DEAR MISS MANNERS: A guy I just started dating took me out to dinner for my birthday on our fourth date. He raised his glass and made a toast in my honor.
I chimed in during the toast to say something nice about him as well. He said that I should not have interrupted the toast. I suggested that correcting etiquette is also not proper form. Can you help us?
GENTLE READER: There were three breaches of etiquette by Miss Manners’ count. You interrupted your date while he was speaking. He admonished you. And you admonished him.
Assuming that the evening did not end with a fourth, unreported breach — for example, his drink on your dress — and that a fifth date is therefore a possibility, Miss Manners prescribes apologies all around.
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Clouds over this shower
DEAR MISS MANNERS: I received an invitation for my niece’s baby shower, where the hosts listed are her 7- and 2-year-old daughters. This means her daughters will be the ones to run any shower games and to open each gift for their mother.
Her 7-year-old (4 years old at that time) was allowed to do that at her bridal shower. It was very annoying and time-consuming. Is this the trend now for parties, allowing the kids to be the hostesses?
GENTLE READER: The practice of using a party as a stage for one’s children to bore the guests is not, Miss Manners notes, new.
And there is certainly a trend toward misunderstanding the duties of a host, which include inviting and entertaining the guests, not focusing on being the recipient of gifts. Etiquette sets no minimum age, but does require that a host understand, not to mention fulfill, her duties. It also prohibits her from throwing a shower for herself, or even agreeing to one when it is not her first child.
Don’t decline until you’re invited
DEAR MISS MANNERS: One of the people in our office (a second career for me, where everyone is 20 years younger) is getting married next fall. I have picked up some indications that this individual may feel obligated to invite everyone from the office.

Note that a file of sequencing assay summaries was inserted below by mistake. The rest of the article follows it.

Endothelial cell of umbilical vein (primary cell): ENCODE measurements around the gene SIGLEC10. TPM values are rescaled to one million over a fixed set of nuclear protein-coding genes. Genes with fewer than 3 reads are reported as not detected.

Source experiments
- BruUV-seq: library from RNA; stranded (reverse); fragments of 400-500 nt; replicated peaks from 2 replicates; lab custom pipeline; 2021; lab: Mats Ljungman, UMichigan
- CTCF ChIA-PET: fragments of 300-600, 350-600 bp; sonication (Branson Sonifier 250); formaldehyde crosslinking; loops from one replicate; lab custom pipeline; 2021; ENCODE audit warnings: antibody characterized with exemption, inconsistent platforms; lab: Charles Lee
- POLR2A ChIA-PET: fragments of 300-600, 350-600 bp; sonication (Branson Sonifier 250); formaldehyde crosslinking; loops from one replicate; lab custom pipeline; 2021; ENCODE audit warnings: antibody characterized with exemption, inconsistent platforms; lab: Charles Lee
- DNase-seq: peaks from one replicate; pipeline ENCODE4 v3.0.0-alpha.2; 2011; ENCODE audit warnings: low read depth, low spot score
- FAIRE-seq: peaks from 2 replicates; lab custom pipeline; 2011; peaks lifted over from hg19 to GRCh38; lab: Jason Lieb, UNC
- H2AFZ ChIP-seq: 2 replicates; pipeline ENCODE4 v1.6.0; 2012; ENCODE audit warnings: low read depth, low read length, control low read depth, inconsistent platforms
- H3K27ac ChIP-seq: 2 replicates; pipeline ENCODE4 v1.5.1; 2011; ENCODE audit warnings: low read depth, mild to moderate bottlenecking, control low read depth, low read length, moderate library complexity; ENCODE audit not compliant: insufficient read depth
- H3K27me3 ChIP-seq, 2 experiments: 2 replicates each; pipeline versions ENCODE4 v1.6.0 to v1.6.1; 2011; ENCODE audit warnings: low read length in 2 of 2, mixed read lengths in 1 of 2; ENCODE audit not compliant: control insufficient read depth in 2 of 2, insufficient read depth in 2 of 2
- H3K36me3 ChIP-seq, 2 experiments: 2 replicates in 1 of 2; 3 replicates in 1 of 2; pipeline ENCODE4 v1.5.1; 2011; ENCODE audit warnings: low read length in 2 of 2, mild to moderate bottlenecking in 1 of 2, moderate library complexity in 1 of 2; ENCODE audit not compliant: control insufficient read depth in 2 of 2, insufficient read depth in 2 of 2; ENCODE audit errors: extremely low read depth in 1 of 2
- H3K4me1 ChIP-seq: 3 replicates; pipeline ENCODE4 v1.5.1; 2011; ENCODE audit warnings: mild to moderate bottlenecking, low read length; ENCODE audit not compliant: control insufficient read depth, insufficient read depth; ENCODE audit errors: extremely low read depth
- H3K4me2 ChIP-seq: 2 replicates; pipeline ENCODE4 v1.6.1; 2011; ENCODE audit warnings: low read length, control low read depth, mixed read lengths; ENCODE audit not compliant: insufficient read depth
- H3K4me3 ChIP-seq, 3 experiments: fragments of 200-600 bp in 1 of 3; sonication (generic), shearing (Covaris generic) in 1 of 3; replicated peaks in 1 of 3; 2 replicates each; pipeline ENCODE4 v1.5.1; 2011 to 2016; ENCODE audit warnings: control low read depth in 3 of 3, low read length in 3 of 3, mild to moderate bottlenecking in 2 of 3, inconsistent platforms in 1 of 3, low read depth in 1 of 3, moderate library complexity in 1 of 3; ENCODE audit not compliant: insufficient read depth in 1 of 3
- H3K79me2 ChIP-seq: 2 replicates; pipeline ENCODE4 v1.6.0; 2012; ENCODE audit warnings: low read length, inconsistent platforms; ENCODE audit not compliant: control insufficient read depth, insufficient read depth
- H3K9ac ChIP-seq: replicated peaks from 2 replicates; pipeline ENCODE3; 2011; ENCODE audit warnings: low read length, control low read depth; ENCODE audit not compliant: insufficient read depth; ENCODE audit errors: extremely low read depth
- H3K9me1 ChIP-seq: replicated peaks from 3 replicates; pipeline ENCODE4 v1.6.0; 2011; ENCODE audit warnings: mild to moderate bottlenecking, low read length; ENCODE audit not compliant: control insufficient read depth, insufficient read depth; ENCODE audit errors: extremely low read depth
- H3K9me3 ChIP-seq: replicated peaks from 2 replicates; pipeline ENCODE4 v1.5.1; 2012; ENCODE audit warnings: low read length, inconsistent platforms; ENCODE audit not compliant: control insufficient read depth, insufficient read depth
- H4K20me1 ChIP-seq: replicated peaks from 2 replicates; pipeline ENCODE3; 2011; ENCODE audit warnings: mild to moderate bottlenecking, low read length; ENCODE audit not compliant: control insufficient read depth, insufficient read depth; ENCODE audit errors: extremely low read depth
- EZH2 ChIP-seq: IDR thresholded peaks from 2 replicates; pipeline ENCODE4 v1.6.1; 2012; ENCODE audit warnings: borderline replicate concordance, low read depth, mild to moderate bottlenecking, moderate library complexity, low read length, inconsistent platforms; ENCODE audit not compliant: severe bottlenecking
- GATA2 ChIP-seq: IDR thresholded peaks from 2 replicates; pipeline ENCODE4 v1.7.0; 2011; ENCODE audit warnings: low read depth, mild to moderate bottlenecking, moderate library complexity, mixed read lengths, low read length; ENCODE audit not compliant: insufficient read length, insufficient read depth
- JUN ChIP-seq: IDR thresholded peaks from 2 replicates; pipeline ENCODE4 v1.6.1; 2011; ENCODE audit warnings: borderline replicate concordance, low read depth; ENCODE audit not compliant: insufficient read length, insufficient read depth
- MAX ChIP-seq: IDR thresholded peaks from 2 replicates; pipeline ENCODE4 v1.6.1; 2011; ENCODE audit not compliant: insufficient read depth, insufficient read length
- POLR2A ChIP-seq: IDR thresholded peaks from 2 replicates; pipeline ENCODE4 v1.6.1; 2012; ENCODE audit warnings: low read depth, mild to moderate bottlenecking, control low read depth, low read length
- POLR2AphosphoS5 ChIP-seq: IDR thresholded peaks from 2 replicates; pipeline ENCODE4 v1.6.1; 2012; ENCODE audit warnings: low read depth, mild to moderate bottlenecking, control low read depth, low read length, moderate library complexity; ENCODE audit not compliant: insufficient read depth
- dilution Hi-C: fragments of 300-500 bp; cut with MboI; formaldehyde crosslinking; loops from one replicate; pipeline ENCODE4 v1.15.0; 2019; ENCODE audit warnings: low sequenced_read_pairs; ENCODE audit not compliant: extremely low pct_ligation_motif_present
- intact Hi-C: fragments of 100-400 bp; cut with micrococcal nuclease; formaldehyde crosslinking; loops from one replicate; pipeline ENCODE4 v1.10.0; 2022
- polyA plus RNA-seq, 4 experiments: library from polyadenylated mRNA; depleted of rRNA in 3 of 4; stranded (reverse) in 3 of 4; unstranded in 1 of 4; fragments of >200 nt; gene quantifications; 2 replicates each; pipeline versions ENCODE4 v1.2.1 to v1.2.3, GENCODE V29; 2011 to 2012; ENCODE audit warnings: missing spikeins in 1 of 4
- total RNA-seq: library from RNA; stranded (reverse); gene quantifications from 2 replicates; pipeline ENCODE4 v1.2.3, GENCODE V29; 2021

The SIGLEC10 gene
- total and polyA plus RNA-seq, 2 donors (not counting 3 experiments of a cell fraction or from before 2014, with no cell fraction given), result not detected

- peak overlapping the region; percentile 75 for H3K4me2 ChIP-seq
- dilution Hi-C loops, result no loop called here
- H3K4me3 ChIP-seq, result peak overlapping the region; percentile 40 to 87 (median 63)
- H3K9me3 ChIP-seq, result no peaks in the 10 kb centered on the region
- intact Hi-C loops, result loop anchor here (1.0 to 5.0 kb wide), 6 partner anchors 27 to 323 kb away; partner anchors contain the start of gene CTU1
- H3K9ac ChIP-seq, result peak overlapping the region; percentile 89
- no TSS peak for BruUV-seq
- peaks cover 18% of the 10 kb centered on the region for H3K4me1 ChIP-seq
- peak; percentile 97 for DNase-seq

While I would be honored and delighted to be invited, I know that in this case the guest list is limited. I would not want to displace another guest who is more deserving.
Is there any tactful way to pre-emptively handle this situation? I thought of taking the individual aside and explaining all of this, but I don’t think that would be “correct,” especially because it is possible I’ve misread the situation entirely. Is it better to politely decline the invitation with some made-up excuse, or just cheerfully attend?
GENTLE READER: There is no correct way to decline an invitation that has not been issued, even if you feel that accepting would place undo hardship on your host. Should you be invited, Miss Manners suggests that you not explain your reason for declining, as the assertion that an invitation was not made wholeheartedly is not a flattering one. She also expects that you will not feel offended if the invitation does not materialize. If it does, you may treat it as sincere and accept if you wish.
Judith Martin writes the Miss Manners column with help from her son, Nicholas Ivor Martin, and her daughter, Jacobina Martin. Send your questions to Miss Manners at her website, MissManners.com; or through postal mail to Miss Manners, Universal Uclick, 1130 Walnut St., Kansas City, MO 64106.
© Universal Uclick 7/22